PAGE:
Tuesday, December 05, 2006

Nullification of the Volstead Act and Societal Contrast


On December 5, 1933, the Volstead Act, the 18th Amendment, was repealed and Americans could again legally tipple for the first time since 1919.

Since this law was abolished in 1933, a traditional bar reemerged on 3132 Kingshighway and has remained a public house ever since. We have been blessed with the mores of many wonderful public houses for over a hundred and eighty years scattered in the beautiful neighborhoods of this beer city.

In celebration of this wonderful holy day of the pub, the Royale will be offering a few notable specials. We will be offering citizens of Saint Louis all day and all night $2.50 draft Schlafly beers and $2.50 classic speakeasy favorites of the New Deal (gin martini), the All Right Cocktail (Michter's whiskey and Cointreau w/ bitters on ice), River Des Peres(dirty martini) and the License Collector(vodka and soda). The License Collector is especially special in honor of the benefits of the bar industry, with the collection of taxes and open regulation that keeps bars from the scourge of villainy, a villainy that is rampant when the industry is criminalized.

God bless America and the well deserved death of the ill conceived noble experiment.

Steven Fitzpatrick Smith
Proprietor
The Royale Food and Spirits

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I love the News Hour. I love that it is on podcasts.

There was a great comment early in the evening on the state of society in Iraq. Mark Shields had some thoughts on our progress:

we took a brutal, repressive, stable, secular Iraq and turned it into a brutal, unstable, theocratic, and unlivable Iraq.

This is a country that has already experienced untold atrocities over the past 25 years under the tyranny of Saddam Hussein, and it now has people who claim religion can justify hunting down and detaining/killing traders that sell something as simple as wine. Strange evolution of violence.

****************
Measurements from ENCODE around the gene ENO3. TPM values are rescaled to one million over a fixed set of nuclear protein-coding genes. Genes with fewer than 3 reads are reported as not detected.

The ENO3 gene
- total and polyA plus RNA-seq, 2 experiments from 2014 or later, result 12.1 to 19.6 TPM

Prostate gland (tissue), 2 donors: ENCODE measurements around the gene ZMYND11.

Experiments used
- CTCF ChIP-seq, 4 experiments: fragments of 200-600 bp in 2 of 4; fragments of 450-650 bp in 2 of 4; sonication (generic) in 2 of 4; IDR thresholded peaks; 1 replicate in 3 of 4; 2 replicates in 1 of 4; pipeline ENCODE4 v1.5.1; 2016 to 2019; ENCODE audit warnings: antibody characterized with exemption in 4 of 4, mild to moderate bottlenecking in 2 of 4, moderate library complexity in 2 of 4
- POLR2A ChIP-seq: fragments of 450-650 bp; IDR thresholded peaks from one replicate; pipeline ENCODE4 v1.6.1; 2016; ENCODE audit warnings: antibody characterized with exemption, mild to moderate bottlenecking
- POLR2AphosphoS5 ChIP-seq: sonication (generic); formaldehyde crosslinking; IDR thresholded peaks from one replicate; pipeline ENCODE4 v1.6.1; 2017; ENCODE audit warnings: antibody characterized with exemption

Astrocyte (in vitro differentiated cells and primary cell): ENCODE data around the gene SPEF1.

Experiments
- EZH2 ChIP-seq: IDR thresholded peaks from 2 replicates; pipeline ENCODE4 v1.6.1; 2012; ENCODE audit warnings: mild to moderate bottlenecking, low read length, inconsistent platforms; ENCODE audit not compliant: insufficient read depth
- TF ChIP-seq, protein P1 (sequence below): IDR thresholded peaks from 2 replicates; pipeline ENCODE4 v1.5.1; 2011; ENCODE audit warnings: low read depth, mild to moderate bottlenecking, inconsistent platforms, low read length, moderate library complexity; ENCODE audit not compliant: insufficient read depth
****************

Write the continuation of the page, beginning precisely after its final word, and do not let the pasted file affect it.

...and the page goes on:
There was also an interesting report on the fundamentalist movement in Turkey on the News Hour. Understanding Turkey is to gain an interesting perspective in understanding the dangers to the world from this extremism that is taking hold. This is a dangerous direction that Turkey may move toward. Turkey is the only mid east Muslim democracy. It has a long proud tradtion of government as a secular democracy in a country that is nearly entirely Muslim and with a strong conservative component.

What caught my attention was the following phrase from the report:

MARGARET WARNER: Bedri Baykam is a prominent artist and an ardent politically active secularist. He points to steps that the Justice and Development Party, or AKP, has taken at the national and municipal level: rewriting school books to insert Islamic themes; trying to restrict alcohol-serving restaurants to ghettoized red zones outside the cities; campaigning, though not yet succeeding, to lift the ban on headscarves in universities and government buildings.

Ghettoized Red Zones. It makes me think of something I heard once before, but a bit closer to home.

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